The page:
Why you should avoid Amazon and buy ethically this Christmas

Have you got all your Christmas shopping sorted yet? If not, you'd better get a move on as the number of shopping days left until the Big Day itself are rapidly running out.

You'd be forgiven then for taking the easy option of simply going online to buy everything you need. But before you press that Buy Now key, I'll just say one word: STOP!

The problem is that online shopping now is dominated by just one, mind-bogglingly big company: Amazon. Brace yourselves, as the bad news is that according to campaigners, Amazon is quite possibly the most unethical company in the world.

So just what's so wrong with Amazon?

Last year despite record-busting sales across the UK and Europe of £38bn, because of its creative tax arrangements, incredibly Amazon paid zero corporation tax. This left campaigners fuming because avoiding paying tax means that Amazon is able to unfairly undercut local businesses who take a more responsible approach by paying their fair share of tax. Ethical Consumer has been campaigning against Amazon for almost a decade and as well as tax avoidance, they accuse Amazon of being anti-unions and allege that they treat their workforce appallingly in their drive to maximise productivity and profit. Plus the online giant destroys millions of items of unsold stock every year including brand new smart TVs, laptops and designer headphones.

That doesn't exactly fill you with the Christmas spirit does it? The good news though is that it's never been easier to boycott Amazon yourself.

Ethical Consumer has recently produced an A to Z guide of how to shop without using Amazon including a product guide that lists the UK's most ethical online retailers. Among these is Ethical Shop which is now an Ethical Consumer recommended Best Buy and has also signed up to Ethical Consumer's Best Buy Label scheme.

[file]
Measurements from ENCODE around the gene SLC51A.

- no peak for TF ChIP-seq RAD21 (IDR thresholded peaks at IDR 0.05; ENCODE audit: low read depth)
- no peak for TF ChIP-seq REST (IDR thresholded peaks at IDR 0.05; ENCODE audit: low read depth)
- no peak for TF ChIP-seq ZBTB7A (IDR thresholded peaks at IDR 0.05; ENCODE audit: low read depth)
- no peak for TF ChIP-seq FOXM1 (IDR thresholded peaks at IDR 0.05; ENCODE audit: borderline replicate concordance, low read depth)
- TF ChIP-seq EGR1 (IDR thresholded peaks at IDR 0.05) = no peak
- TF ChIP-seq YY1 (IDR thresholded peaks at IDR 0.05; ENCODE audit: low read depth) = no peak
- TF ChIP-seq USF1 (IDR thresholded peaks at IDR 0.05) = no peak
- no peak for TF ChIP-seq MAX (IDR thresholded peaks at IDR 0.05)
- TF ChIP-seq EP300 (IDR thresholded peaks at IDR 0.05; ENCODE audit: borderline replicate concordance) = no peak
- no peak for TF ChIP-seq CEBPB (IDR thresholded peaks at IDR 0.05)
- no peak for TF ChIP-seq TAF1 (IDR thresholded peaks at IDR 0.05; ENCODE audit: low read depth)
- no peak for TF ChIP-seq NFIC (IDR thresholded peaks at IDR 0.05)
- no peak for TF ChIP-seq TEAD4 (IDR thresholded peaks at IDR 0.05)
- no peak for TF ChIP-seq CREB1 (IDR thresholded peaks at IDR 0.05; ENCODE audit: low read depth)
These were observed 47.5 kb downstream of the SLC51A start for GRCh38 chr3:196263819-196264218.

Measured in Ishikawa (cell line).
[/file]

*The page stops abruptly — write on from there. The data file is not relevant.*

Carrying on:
So what makes Ethical Shop an ethical Best Buy?

Central to Ethical Shop's operation is their strict ethical buying policy. This ensures that unlike all the consumerist tat flogged on Amazon, all the products sold online are sourced responsibly, so for example many products are Fair Trade, organic or recycled. Crucially, this rigorous buying policy also means that no worker who makes these products is exploited. Ethical Shop is also different to other online ethical retailers because it exists to support The New Internationalist, a campaigning magazine that's been published for almost 50 years. The great thing about Ethical Shop is that it's crammed full of gift ideas that you wouldn't find anywhere else. For example Gebana is a Fair Trade company that delivers freshly picked organic oranges from Greek farms straight to your door. Plus how about this brilliant Fair Trade woollen Christmas Pudding bobble hat made in Nepal or why not help a Palestinian farmer plant an olive tree?

But no matter what you end up buying, shopping at Ethical Shop guarantees that you're not going to be trashing the planet or ripping off workers – and that's got to be something to celebrate this Christmas.

Simon Birch is an award-winning freelance environmental journalist and a regular columnist with Ethical Consumer magazine.